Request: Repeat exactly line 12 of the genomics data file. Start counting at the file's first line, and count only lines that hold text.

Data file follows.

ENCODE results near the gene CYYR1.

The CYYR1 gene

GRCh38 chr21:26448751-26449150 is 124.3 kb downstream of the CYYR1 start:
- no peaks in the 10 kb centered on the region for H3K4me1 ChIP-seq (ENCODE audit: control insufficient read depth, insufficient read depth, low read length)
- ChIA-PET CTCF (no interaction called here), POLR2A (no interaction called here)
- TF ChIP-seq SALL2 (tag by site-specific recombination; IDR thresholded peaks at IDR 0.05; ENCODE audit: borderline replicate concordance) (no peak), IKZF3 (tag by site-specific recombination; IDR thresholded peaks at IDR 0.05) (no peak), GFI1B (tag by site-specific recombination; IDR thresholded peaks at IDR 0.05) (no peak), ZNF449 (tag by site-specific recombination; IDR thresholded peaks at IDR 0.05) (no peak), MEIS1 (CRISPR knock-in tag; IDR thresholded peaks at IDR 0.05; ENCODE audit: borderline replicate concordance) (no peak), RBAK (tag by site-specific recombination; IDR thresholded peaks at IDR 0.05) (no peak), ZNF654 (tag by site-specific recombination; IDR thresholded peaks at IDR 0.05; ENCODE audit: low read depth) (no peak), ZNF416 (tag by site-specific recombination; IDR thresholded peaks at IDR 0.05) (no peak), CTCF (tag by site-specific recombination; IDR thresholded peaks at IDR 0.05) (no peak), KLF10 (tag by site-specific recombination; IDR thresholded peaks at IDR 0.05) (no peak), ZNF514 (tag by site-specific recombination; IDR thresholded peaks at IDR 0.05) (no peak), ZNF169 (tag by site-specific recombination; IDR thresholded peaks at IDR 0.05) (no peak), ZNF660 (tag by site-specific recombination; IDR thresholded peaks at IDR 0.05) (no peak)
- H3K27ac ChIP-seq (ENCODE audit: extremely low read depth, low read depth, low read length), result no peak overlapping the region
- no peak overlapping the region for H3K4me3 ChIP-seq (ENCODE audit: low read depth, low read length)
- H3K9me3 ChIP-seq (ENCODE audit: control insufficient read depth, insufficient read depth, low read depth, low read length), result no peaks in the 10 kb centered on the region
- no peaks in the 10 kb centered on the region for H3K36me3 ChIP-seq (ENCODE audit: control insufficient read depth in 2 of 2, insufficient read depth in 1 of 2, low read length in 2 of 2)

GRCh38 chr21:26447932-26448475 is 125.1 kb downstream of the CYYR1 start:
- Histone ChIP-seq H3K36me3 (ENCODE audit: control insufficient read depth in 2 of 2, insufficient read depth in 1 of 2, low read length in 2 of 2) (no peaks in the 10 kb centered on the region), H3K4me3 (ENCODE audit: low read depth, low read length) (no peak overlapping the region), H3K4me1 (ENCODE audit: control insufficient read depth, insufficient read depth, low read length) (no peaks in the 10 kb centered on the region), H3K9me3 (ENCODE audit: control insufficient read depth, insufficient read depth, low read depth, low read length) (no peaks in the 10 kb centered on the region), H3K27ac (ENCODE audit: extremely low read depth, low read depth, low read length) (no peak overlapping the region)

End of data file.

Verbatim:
- Histone ChIP-seq H3K36me3 (ENCODE audit: control insufficient read depth in 2 of 2, insufficient read depth in 1 of 2, low read length in 2 of 2) (no peaks in the 10 kb centered on the region), H3K4me3 (ENCODE audit: low read depth, low read length) (no peak overlapping the region), H3K4me1 (ENCODE audit: control insufficient read depth, insufficient read depth, low read length) (no peaks in the 10 kb centered on the region), H3K9me3 (ENCODE audit: control insufficient read depth, insufficient read depth, low read depth, low read length) (no peaks in the 10 kb centered on the region), H3K27ac (ENCODE audit: extremely low read depth, low read depth, low read length) (no peak overlapping the region)